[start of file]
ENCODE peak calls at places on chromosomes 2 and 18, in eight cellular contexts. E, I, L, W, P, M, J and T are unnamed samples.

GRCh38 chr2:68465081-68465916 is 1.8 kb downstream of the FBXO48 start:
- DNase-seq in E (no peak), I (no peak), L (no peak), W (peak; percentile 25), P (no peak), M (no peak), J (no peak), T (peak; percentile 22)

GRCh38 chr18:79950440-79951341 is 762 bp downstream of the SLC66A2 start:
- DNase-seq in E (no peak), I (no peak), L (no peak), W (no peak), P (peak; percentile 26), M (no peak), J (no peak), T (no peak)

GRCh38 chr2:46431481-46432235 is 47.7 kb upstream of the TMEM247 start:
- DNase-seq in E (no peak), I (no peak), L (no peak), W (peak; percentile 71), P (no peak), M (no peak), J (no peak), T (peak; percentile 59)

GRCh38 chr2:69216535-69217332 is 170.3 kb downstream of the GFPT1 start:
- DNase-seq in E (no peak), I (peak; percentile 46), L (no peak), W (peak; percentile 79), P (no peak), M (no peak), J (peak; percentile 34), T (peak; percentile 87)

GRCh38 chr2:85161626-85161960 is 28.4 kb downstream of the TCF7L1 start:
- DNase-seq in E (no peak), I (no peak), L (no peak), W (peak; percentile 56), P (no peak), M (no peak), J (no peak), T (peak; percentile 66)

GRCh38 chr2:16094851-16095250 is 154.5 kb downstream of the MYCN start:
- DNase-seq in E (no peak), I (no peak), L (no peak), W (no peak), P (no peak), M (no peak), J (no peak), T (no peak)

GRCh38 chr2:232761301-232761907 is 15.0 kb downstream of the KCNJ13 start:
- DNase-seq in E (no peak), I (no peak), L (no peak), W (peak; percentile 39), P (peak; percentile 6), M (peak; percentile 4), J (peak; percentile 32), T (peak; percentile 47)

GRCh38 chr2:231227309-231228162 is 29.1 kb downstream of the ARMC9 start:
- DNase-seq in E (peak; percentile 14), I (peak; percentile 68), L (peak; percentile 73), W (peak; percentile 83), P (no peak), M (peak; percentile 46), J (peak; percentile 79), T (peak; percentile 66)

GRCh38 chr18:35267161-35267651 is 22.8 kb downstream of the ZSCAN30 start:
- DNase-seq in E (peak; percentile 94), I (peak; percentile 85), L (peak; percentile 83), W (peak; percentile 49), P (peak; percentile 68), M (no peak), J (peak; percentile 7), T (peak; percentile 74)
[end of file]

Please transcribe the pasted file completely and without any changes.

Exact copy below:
ENCODE peak calls at places on chromosomes 2 and 18, in eight cellular contexts. E, I, L, W, P, M, J and T are unnamed samples.

GRCh38 chr2:68465081-68465916 is 1.8 kb downstream of the FBXO48 start:
- DNase-seq in E (no peak), I (no peak), L (no peak), W (peak; percentile 25), P (no peak), M (no peak), J (no peak), T (peak; percentile 22)

GRCh38 chr18:79950440-79951341 is 762 bp downstream of the SLC66A2 start:
- DNase-seq in E (no peak), I (no peak), L (no peak), W (no peak), P (peak; percentile 26), M (no peak), J (no peak), T (no peak)

GRCh38 chr2:46431481-46432235 is 47.7 kb upstream of the TMEM247 start:
- DNase-seq in E (no peak), I (no peak), L (no peak), W (peak; percentile 71), P (no peak), M (no peak), J (no peak), T (peak; percentile 59)

GRCh38 chr2:69216535-69217332 is 170.3 kb downstream of the GFPT1 start:
- DNase-seq in E (no peak), I (peak; percentile 46), L (no peak), W (peak; percentile 79), P (no peak), M (no peak), J (peak; percentile 34), T (peak; percentile 87)

GRCh38 chr2:85161626-85161960 is 28.4 kb downstream of the TCF7L1 start:
- DNase-seq in E (no peak), I (no peak), L (no peak), W (peak; percentile 56), P (no peak), M (no peak), J (no peak), T (peak; percentile 66)

GRCh38 chr2:16094851-16095250 is 154.5 kb downstream of the MYCN start:
- DNase-seq in E (no peak), I (no peak), L (no peak), W (no peak), P (no peak), M (no peak), J (no peak), T (no peak)

GRCh38 chr2:232761301-232761907 is 15.0 kb downstream of the KCNJ13 start:
- DNase-seq in E (no peak), I (no peak), L (no peak), W (peak; percentile 39), P (peak; percentile 6), M (peak; percentile 4), J (peak; percentile 32), T (peak; percentile 47)

GRCh38 chr2:231227309-231228162 is 29.1 kb downstream of the ARMC9 start:
- DNase-seq in E (peak; percentile 14), I (peak; percentile 68), L (peak; percentile 73), W (peak; percentile 83), P (no peak), M (peak; percentile 46), J (peak; percentile 79), T (peak; percentile 66)

GRCh38 chr18:35267161-35267651 is 22.8 kb downstream of the ZSCAN30 start:
- DNase-seq in E (peak; percentile 94), I (peak; percentile 85), L (peak; percentile 83), W (peak; percentile 49), P (peak; percentile 68), M (no peak), J (peak; percentile 7), T (peak; percentile 74)